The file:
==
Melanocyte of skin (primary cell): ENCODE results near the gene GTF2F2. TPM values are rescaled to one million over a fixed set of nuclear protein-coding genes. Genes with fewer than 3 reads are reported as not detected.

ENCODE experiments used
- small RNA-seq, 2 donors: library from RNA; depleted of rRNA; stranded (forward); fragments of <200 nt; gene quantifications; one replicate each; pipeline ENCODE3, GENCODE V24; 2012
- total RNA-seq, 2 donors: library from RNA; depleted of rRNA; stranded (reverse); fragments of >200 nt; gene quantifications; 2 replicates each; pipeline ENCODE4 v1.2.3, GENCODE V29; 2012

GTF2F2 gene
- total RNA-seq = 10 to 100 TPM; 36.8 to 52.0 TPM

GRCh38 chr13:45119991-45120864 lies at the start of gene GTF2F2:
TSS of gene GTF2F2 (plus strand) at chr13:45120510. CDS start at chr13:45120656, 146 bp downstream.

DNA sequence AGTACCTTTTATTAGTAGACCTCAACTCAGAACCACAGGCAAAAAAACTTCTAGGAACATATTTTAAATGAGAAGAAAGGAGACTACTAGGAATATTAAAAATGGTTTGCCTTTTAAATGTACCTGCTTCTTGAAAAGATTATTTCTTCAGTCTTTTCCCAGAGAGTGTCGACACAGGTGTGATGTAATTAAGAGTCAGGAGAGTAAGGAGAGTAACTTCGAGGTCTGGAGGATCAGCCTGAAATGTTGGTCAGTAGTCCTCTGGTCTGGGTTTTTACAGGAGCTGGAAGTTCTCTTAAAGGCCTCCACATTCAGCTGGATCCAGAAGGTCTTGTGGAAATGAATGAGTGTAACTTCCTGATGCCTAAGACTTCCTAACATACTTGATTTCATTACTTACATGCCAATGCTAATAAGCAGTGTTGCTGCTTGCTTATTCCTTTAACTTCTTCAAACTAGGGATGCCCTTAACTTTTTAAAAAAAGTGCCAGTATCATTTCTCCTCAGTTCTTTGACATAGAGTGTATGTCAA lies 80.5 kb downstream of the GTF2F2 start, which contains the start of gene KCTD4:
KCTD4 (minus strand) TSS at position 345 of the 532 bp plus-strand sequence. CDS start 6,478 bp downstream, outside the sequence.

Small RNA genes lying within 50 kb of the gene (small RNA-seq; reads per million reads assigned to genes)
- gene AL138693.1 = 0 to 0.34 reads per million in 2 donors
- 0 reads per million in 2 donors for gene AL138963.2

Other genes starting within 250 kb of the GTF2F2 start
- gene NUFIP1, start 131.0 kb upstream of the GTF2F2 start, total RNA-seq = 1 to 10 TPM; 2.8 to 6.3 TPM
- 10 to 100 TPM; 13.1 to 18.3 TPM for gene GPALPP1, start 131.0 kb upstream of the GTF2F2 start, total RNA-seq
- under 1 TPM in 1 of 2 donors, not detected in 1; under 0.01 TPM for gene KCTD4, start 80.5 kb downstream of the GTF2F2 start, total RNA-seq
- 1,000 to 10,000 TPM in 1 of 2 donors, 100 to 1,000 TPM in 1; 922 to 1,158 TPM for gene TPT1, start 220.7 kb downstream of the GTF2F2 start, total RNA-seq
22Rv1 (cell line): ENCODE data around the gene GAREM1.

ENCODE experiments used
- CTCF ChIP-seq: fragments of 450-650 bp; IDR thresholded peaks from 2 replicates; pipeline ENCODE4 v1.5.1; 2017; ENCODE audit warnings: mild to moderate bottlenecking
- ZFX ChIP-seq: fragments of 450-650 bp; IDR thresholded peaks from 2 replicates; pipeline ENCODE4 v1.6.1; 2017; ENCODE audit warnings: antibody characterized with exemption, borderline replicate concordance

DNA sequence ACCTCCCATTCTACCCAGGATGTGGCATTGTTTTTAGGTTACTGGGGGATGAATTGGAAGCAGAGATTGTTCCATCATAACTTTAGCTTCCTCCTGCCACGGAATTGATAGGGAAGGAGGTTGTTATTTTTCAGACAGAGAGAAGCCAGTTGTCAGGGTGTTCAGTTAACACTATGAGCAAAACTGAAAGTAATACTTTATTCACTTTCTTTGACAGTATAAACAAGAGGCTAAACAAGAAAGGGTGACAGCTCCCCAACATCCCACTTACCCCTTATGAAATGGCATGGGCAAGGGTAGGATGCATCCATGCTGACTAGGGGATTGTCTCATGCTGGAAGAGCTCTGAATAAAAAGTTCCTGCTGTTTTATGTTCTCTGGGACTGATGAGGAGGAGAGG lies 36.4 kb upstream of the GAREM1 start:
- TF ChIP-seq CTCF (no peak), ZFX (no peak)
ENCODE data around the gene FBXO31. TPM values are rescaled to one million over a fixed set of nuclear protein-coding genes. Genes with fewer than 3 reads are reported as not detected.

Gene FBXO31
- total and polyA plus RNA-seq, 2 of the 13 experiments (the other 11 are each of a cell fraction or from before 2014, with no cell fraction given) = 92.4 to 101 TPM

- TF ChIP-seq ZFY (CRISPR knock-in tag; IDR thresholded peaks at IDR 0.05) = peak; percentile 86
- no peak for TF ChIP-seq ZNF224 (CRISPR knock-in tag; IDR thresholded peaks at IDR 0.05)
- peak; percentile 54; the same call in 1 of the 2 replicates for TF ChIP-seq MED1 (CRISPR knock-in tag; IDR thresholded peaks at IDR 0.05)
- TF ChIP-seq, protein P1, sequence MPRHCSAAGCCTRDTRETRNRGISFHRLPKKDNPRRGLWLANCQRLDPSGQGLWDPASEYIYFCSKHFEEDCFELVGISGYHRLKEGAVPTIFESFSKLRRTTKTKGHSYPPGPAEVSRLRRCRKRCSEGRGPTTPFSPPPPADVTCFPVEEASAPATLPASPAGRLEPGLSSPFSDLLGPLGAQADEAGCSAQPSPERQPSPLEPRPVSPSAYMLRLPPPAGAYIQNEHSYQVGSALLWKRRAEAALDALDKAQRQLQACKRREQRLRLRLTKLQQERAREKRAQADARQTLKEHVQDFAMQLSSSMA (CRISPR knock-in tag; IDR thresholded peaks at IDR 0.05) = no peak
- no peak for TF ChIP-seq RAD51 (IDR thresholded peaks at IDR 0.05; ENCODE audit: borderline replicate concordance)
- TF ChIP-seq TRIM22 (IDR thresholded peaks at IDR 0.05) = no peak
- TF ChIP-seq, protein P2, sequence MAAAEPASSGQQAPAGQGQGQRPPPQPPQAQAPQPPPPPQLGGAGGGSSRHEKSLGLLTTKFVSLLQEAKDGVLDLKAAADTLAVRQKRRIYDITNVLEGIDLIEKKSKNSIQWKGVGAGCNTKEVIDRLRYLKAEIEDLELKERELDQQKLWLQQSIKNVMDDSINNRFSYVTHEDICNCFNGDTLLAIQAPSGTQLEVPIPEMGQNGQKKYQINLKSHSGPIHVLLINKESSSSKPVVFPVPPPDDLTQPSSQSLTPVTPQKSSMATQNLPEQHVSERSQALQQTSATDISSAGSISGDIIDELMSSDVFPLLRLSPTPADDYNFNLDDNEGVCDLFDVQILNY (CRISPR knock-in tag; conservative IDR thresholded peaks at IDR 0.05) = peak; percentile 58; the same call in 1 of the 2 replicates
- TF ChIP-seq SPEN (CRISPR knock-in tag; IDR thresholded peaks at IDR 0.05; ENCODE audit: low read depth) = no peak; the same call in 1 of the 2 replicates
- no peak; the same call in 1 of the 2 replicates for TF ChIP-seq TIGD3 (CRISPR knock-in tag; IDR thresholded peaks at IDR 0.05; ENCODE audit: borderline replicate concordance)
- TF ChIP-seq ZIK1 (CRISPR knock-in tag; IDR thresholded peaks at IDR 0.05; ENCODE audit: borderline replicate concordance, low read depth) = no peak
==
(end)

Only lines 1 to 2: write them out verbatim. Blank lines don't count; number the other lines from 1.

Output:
Melanocyte of skin (primary cell): ENCODE results near the gene GTF2F2. TPM values are rescaled to one million over a fixed set of nuclear protein-coding genes. Genes with fewer than 3 reads are reported as not detected.

ENCODE experiments used